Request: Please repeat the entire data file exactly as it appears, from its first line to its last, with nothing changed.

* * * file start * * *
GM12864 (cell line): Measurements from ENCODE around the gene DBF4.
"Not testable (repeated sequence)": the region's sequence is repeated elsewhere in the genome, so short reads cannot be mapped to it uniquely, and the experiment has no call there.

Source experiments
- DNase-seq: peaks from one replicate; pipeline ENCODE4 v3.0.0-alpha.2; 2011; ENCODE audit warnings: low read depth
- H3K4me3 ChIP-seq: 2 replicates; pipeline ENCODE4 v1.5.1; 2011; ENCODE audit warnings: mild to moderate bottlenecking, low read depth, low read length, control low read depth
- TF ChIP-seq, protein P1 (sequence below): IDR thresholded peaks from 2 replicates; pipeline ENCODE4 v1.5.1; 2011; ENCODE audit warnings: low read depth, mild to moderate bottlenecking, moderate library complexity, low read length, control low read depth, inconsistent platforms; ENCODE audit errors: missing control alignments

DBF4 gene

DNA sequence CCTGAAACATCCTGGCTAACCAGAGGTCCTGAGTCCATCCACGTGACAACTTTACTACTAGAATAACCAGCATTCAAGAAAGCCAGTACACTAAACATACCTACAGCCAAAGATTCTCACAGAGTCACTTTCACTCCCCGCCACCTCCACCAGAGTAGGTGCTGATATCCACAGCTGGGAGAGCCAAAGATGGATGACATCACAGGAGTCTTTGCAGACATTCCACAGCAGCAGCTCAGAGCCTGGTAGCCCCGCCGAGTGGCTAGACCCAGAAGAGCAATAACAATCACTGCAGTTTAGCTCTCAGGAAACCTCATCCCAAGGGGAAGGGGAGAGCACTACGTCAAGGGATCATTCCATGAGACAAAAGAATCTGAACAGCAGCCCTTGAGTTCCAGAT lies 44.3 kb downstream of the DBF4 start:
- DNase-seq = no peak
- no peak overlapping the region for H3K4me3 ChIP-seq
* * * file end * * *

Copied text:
GM12864 (cell line): Measurements from ENCODE around the gene DBF4.
"Not testable (repeated sequence)": the region's sequence is repeated elsewhere in the genome, so short reads cannot be mapped to it uniquely, and the experiment has no call there.

Source experiments
- DNase-seq: peaks from one replicate; pipeline ENCODE4 v3.0.0-alpha.2; 2011; ENCODE audit warnings: low read depth
- H3K4me3 ChIP-seq: 2 replicates; pipeline ENCODE4 v1.5.1; 2011; ENCODE audit warnings: mild to moderate bottlenecking, low read depth, low read length, control low read depth
- TF ChIP-seq, protein P1 (sequence below): IDR thresholded peaks from 2 replicates; pipeline ENCODE4 v1.5.1; 2011; ENCODE audit warnings: low read depth, mild to moderate bottlenecking, moderate library complexity, low read length, control low read depth, inconsistent platforms; ENCODE audit errors: missing control alignments

DBF4 gene

DNA sequence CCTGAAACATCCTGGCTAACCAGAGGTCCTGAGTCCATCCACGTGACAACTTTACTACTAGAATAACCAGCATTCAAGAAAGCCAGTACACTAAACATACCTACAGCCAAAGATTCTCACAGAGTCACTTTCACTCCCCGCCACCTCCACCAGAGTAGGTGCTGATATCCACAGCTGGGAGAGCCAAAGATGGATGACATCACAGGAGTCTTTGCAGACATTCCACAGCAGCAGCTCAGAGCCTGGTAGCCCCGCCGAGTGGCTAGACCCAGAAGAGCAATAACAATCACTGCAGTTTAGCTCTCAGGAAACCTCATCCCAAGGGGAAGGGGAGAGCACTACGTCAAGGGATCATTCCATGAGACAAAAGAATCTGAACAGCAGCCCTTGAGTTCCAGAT lies 44.3 kb downstream of the DBF4 start:
- DNase-seq = no peak
- no peak overlapping the region for H3K4me3 ChIP-seq